PRIME Minister Tony Blair has personally promised to "look into" the new licensing laws scandal which could force hundreds of village halls into bankruptcy.
Occasional liquor licences for hundreds of village events ranging from harvest suppers to Christening parties have for years been important fund-raisers helping volunteer committees pay for vital upkeep.
Until now, a license for such events cost £30 for five years. Under the new licensing acts, which is also causing chaos for thousands of pubs and rural events like agricultural shows, would put that cost up to £1,090 - a staggering 3,600% increase - and involve much complex paper work.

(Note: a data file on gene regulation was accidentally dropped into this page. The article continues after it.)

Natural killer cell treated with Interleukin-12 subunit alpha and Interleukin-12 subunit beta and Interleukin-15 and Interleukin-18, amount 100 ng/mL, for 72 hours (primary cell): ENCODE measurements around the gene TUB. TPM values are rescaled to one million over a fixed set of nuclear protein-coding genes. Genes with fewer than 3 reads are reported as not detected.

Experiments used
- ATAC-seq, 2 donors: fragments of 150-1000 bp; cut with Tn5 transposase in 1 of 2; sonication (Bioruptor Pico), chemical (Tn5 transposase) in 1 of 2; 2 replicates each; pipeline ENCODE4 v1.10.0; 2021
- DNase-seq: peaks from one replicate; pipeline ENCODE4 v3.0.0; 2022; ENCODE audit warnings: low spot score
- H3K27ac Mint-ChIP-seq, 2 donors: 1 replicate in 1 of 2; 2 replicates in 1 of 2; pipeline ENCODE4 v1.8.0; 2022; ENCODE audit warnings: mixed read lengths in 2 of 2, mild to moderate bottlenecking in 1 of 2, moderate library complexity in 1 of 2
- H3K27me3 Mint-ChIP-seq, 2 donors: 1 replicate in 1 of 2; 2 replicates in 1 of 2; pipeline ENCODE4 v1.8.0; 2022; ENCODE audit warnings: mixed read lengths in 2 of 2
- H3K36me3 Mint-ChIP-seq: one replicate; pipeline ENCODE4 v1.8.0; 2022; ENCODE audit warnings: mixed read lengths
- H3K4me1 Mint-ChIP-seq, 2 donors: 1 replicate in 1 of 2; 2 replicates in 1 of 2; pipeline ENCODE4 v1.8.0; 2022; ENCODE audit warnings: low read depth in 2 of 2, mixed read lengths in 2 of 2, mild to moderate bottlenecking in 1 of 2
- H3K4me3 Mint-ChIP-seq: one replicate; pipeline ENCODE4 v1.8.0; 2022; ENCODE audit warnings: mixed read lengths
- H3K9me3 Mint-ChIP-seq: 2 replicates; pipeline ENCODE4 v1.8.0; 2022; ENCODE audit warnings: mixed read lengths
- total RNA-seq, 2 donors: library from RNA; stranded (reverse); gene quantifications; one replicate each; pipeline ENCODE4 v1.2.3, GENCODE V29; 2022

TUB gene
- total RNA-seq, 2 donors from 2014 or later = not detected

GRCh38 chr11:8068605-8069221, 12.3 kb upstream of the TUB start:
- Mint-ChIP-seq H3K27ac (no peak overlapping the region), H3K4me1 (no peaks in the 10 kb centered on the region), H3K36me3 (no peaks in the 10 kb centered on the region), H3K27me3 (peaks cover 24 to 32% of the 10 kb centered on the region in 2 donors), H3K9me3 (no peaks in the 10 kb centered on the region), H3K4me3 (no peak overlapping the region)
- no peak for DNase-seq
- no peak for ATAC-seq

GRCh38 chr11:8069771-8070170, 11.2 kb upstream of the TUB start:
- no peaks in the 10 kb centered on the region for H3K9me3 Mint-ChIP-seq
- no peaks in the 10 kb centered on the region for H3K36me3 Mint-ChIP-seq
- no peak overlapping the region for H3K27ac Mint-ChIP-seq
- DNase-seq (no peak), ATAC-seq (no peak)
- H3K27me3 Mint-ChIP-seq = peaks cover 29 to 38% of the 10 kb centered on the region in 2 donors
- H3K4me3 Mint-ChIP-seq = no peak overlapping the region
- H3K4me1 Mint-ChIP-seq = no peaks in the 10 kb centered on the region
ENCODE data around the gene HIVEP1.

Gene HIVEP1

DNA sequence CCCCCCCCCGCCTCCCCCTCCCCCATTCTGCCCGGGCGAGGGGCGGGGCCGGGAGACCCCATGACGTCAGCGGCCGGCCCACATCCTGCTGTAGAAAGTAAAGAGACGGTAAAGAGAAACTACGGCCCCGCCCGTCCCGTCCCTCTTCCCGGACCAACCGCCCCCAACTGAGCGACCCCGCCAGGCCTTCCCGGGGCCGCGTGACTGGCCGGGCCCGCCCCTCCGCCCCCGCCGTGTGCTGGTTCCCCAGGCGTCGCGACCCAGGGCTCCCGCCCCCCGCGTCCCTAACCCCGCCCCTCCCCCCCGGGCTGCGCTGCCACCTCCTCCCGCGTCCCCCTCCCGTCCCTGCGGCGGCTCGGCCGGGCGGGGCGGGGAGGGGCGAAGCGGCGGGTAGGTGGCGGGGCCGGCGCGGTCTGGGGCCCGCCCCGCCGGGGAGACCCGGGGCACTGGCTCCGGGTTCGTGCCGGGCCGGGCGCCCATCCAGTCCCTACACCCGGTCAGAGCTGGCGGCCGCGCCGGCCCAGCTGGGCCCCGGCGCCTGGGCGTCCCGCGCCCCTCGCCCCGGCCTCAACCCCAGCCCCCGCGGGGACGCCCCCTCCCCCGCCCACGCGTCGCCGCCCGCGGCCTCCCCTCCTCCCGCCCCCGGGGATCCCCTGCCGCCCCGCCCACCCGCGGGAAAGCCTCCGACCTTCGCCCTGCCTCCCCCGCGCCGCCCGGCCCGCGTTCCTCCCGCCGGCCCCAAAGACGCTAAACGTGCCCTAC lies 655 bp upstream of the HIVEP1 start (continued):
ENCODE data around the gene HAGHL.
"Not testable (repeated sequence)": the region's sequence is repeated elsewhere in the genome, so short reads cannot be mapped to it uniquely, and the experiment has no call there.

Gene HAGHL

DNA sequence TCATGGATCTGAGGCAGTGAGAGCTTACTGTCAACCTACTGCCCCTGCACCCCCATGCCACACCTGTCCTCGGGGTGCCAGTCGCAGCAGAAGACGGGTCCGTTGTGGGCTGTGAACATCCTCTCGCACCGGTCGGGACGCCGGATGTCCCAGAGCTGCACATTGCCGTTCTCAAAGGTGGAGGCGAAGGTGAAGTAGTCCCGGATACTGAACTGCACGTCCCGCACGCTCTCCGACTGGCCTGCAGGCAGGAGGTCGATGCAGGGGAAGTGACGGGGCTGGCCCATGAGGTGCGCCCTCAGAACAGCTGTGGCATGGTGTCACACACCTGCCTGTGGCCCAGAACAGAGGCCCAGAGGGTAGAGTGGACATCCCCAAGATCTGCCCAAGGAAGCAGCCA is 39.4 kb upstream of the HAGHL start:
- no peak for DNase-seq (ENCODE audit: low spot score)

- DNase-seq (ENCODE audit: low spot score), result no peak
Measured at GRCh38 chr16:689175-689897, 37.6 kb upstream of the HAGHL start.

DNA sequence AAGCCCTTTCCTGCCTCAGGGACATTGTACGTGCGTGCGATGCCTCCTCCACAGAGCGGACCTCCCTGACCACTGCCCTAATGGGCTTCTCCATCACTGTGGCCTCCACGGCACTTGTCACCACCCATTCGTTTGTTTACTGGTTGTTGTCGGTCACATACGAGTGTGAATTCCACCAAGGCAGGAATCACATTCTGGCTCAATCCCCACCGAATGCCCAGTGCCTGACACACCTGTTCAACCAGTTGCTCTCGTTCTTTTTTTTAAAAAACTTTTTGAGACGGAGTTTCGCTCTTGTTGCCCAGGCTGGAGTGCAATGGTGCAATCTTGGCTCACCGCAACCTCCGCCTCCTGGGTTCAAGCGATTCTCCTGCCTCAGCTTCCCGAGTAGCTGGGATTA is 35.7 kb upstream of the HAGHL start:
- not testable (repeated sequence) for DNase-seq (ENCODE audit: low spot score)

Most villager halls are elderly buildings and need constant maintenance to meet modern health and safety standards. Many would face closure without the income generated by occasional licenses.
Presented with a barrage of criticism in the House of Commons yesterday, Mr Blair promised he would "look into it."
The legislation has already cast a shadow over the future of small country events like shows, gymkhanas and point-to-point races. Scores of pubs in the Yorkshire Dales have so far failed to register because the red-tape involved is so complicated.